What is an Inverted Yield Curve and Why Should You Care?


James Bernard, CFA, Managing Director, Fixed Income

In recent months, a favorite topic of the financial press has been speculating when and if the U.S. Government bond yield curve will invert. An inverted yield curve occurs when shorter maturity bonds yield more than longer maturity bonds. This inversion typically occurs late in an economic cycle and can foreshadow a recessionary environment in no small part due to what an inversion does to credit availability given most banks borrow short (deposits) and lend long (mortgages etc.). With our current economic cycle entering its 9th year, it is worth considering the shape of the yield curve and the role it could play over the remainder of the current cycle.

In terms of the current yield curve, the 2-year U.S. Treasury note, a proxy for the short end of the curve, currently yields 2.6% while longer maturities, as measured by the 10-year U.S. Treasury bond, yield 2.85%, a spread of approximately 25 basis points. Additionally, overnight fund rates, as measured by Fed Funds, yield 1.9%, 70 basis points below the two-year rate (see below chart). Observing current action in the Fed Funds futures market, it seems likely that the Fed will increase overnight rates at least two more times before year-end 2018. If so, overnight funds should be yielding in the range of 2.4% sometime later this year. If we assume the difference in yields between overnight funds and 2-year government notes remains about 70 basis points, this implies that 2-year government notes should yield close to 3.1% by year-end 2018.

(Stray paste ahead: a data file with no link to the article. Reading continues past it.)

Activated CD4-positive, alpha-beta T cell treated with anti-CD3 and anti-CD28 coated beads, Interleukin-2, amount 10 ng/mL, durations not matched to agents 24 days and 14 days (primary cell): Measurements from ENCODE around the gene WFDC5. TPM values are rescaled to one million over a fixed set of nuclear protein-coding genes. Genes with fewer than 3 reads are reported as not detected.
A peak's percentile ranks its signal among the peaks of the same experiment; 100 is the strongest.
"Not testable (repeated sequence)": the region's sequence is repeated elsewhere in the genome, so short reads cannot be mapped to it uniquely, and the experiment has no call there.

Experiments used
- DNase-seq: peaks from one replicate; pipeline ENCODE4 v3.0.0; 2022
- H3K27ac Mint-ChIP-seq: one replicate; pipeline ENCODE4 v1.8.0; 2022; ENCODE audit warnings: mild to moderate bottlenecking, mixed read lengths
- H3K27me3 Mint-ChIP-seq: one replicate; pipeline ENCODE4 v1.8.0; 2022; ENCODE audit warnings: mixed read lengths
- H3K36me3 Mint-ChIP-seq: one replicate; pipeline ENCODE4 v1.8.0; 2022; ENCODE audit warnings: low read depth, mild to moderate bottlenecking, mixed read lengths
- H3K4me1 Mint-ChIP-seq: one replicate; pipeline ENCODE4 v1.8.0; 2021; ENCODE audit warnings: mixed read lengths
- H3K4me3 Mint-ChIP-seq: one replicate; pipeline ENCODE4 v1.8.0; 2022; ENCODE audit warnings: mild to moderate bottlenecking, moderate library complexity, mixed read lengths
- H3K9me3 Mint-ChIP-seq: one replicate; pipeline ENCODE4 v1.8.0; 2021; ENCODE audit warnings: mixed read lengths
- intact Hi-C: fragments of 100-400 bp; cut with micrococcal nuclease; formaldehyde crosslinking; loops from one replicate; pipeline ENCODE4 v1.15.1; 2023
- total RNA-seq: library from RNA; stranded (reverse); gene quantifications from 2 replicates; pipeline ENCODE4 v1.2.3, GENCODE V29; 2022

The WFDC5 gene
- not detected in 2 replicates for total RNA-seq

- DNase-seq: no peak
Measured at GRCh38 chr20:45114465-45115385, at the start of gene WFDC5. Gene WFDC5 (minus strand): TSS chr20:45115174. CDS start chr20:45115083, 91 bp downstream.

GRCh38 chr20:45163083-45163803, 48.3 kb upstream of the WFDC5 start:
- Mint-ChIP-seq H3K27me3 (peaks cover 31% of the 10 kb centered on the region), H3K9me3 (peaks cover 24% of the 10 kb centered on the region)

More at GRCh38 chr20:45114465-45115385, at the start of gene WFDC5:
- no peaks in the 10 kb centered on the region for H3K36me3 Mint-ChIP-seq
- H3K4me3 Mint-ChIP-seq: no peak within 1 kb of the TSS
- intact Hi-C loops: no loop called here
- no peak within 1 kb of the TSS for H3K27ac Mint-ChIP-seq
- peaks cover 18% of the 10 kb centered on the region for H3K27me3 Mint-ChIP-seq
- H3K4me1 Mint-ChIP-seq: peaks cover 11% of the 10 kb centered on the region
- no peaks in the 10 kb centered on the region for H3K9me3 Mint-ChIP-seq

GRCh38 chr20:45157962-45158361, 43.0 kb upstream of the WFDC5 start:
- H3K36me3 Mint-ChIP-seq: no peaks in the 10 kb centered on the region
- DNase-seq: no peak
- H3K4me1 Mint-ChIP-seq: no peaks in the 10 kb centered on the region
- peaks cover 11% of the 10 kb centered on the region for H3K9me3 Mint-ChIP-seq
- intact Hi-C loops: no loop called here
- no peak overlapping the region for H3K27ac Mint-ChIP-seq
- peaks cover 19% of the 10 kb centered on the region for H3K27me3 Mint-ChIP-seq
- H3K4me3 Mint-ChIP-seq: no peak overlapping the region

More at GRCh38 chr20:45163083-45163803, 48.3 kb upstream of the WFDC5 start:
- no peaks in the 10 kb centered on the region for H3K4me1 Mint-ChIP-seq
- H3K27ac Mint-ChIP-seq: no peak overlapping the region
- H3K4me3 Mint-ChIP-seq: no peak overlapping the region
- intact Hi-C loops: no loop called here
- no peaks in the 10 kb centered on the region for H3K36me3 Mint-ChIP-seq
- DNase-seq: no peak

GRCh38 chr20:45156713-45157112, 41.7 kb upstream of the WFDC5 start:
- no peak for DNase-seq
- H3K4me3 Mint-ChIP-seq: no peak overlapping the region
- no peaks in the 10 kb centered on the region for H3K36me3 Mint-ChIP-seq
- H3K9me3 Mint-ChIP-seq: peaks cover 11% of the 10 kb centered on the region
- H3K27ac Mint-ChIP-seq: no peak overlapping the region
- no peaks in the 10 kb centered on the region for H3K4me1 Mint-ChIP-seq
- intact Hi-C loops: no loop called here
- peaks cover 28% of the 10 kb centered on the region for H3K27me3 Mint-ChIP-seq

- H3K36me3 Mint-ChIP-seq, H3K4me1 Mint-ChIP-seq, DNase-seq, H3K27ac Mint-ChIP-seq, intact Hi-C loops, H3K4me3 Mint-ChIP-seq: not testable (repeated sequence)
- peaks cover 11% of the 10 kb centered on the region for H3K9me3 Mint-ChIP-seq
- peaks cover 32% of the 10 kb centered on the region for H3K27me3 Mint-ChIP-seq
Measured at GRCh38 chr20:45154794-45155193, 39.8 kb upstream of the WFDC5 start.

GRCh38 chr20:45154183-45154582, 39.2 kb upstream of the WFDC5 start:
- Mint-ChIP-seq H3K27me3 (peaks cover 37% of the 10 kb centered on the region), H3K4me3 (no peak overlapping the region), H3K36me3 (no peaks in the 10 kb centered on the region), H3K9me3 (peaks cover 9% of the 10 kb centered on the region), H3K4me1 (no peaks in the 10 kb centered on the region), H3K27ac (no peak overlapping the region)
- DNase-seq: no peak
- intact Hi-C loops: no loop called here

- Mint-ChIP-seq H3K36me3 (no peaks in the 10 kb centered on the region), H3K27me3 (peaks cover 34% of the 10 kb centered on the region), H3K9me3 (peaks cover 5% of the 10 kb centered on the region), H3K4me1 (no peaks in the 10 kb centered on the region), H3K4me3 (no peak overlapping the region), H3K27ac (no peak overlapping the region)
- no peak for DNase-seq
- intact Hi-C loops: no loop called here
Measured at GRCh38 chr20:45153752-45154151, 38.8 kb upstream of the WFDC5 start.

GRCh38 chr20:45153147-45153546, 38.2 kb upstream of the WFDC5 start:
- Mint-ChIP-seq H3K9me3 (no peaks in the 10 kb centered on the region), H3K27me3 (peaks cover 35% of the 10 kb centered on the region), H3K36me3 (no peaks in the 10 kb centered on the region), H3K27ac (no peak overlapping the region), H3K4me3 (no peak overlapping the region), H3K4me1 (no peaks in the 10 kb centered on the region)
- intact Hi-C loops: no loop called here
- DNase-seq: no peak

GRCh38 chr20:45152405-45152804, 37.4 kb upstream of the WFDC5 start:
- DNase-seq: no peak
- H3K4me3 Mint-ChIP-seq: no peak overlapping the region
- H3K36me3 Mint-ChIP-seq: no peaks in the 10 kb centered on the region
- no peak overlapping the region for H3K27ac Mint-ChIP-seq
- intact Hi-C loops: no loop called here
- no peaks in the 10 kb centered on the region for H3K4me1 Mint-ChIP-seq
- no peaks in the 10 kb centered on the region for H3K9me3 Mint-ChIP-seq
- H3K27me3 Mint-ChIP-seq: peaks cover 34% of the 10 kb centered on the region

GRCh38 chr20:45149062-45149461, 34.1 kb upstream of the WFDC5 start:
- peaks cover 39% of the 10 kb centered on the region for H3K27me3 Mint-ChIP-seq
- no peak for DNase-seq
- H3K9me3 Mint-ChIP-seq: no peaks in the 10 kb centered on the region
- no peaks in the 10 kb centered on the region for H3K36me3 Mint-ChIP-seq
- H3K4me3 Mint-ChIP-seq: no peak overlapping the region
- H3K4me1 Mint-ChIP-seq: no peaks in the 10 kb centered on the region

Fed Funds Rates

Source: Bloomberg

The more difficult data point to forecast is where longer-term rates will be later this year. If the 10-year U.S. Treasury bond yield remains near its current level of 2.85%, we would have a modestly inverted yield curve by year-end 2018. Even if the 10-year U.S. Treasury yield increases modestly to just over 3%, we still may be inverted. Typically, longer-term yields trade off inflation numbers or inflationary expectations, and inflation has increased in recent months from 2.1% (CPI year over year) to 2.9%. If this trend towards higher inflation continues, longer term rates are likely to increase towards 3.5% or higher and therefore the yield curve, while remaining flat, may not actually invert this year or even next year.

While it is our view that the domestic economy should remain fairly robust for the remainder of the year and into 2019, which would result in additional Fed rate increases, the future course of inflation remains very uncertain. Once we reach 2020 and beyond with higher rates in place, and both tax cuts and deregulation fully digested, one could surmise that some eventual form of economic slowdown or even a recession could occur. Only time will tell if a lack of inflation will lead to an inverted yield curve during the current rate-tightening cycle and whether that, in and of itself, will be the cause of the next recession.

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